Yesterday, I noticed an article that has been taped to our refrigerator for years. It’s been there so long, I’ve forgotten to take notice of it. It’s called “Stay Ahead of the Curve” and it was from Investor Business Daily’s 10 Secrets to Success. It’s so old that’s it’s turning brown and I cannot find it on the internet. If I could, I would repost the entire article.
My husband wanted to pass on advice to our two kids while they were younger and in middle school and high school. He thought this article about being organized and getting ahead could help them with their school work and busy schedules. Although the article focuses on the workplace, it applies to school or home as well. I wouldn’t have noticed it yesterday if not for the fact that we got delivery of a new fridge and it was time for the old one with the article on it to go.
Following are excerpts from the article written by Cord Cooper with advice from productivity trainer Kenneth Ziegler, author of “Organizing for Success:”
Forget working late at night
It saps your energy and can cause you to be less productive the next day. You go to bed with your mind racing—recounting the day’s events and planning the next and are less likely to get a restful sleep, surveys show.
Your best bet: Arrive early and be on time. This not only boosts productivity, but can also help achieve work-life balance.
To maximize productivity during the day, limit the length and number of meetings if possible. Also set aside time when you can’t be interrupted.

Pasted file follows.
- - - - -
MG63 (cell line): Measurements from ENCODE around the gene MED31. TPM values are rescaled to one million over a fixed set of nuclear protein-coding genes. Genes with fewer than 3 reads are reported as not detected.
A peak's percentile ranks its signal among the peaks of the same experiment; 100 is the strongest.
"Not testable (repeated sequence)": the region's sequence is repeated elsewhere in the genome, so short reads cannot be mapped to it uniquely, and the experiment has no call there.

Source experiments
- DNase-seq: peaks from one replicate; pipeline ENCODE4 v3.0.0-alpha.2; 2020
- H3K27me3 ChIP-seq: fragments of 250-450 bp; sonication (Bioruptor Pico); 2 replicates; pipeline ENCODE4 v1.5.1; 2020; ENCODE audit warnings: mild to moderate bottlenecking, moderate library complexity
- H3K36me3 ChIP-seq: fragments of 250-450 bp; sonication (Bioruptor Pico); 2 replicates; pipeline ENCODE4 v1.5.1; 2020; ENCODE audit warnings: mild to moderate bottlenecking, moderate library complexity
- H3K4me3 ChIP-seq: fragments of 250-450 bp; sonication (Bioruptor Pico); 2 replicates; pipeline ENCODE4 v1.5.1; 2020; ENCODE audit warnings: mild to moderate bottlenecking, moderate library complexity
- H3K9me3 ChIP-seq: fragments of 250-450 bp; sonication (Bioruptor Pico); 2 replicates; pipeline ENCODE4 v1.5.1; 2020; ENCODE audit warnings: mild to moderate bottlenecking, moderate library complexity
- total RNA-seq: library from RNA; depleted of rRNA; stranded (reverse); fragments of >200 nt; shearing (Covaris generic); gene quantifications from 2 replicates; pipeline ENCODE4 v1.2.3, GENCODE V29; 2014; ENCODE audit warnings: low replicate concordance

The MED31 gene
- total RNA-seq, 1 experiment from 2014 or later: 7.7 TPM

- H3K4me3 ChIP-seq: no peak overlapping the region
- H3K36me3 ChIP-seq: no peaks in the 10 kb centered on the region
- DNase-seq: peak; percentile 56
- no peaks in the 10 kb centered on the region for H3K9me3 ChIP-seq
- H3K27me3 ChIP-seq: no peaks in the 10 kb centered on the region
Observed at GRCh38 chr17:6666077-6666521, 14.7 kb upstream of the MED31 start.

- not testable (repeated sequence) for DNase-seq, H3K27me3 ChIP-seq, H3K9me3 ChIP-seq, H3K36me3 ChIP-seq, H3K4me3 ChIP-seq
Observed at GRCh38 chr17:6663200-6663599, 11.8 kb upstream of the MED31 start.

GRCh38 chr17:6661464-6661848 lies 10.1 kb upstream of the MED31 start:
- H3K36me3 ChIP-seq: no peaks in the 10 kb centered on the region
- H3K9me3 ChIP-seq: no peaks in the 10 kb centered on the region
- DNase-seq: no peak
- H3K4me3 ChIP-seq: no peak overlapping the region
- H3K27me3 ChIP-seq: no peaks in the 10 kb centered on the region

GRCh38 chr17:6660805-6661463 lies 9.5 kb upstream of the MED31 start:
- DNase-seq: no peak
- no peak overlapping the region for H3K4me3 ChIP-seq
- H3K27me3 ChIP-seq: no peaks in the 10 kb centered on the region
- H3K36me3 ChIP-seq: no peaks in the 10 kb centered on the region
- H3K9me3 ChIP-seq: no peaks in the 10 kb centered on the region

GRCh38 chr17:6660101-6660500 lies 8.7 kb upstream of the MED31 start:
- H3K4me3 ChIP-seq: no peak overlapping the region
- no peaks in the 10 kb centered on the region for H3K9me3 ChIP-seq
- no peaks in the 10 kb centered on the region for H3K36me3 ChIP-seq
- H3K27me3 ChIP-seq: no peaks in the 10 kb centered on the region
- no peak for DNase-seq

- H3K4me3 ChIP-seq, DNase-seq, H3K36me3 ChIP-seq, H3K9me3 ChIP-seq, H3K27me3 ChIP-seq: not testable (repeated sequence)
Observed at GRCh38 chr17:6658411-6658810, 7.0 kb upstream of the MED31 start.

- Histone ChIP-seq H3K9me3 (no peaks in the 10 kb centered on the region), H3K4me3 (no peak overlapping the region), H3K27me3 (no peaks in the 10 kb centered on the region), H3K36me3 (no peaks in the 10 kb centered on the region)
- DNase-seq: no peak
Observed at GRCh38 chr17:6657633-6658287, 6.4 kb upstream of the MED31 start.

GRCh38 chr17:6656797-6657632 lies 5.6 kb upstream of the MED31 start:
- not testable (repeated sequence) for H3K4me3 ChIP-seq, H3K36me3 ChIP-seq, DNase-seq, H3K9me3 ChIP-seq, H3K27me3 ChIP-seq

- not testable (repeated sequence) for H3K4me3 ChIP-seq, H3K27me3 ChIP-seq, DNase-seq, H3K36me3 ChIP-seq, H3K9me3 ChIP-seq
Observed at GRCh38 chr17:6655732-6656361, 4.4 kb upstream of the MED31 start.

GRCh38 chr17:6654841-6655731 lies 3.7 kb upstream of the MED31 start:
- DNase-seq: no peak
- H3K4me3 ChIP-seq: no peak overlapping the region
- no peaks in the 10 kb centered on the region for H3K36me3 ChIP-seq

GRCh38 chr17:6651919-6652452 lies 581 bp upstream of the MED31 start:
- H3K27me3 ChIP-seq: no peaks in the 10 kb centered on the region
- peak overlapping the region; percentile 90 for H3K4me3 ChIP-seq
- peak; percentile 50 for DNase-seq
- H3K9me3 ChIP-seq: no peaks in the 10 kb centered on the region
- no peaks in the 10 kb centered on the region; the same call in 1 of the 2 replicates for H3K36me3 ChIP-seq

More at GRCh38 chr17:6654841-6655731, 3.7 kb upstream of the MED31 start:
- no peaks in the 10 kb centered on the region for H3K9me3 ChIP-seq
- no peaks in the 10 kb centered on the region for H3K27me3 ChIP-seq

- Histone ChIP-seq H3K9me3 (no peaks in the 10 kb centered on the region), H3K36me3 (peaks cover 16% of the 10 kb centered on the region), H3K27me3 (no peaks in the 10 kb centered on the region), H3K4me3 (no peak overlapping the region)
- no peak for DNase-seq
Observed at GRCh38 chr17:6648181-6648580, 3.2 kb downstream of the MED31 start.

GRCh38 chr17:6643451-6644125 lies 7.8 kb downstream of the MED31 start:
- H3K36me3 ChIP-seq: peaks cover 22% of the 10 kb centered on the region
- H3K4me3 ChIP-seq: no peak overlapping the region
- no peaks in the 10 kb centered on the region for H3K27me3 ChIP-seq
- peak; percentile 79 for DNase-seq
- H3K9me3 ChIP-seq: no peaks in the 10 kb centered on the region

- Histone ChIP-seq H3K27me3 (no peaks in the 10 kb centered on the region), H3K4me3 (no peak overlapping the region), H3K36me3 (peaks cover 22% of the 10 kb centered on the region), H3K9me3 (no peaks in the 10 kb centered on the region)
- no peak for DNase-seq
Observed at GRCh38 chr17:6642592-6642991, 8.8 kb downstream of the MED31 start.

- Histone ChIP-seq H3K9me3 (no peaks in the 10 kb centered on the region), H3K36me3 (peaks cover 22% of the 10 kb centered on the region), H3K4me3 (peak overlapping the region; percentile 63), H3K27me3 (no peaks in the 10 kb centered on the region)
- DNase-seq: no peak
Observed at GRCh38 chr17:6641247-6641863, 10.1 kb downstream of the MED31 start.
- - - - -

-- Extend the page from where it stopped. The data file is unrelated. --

Make the most of Monday morning
“Get off to a fast start Monday, and chances are the rest of the week will flow better,” Ziegler said. “Don’t schedule meetings or conferences first thing on Monday morning. They will kill everyone’s productivity.” Instead. set the following week’s agenda during a Friday staff meeting, ensuring everyone hits the ground running Monday.
At home, start the night before
“Select what you’re going to wear tomorrow and iron it ahead of time (if needed). If you have children, prepare and pack their lunches that night. Set the timer on the coffeepot and put items you are taking to work by the door.” And fill the gas tank on the way home from work, not the next morning, Ziegler advises.
“Studies show that the average person can (realistically) plan up to 50% of his day. We tend to underestimate on average, by (at least) 20 percent of the time a task will take,” Ziegler said. We also don’t allow for interruptions and unforeseen events. We then waste time fiddling with our daily planners.
Nail down specifics
If your boss or client needs a job done as soon as possible, define what that means and when. You probably have several tasks, and getting more information on each will help you plan effectively.
I found these helpful and I wished I would have glanced at the article more than once in the past decade. I’m not sure my kids paid much attention to it, but it was right in front of them every time they reached in the fridge for a snack. I just talked with my son on the phone and asked him if he remembered the article. I’m pleased to say he did and he said he always gets ready for work, the night before.
What do you have taped to your refrigerator and what tips do you have to stay ahead of the curve?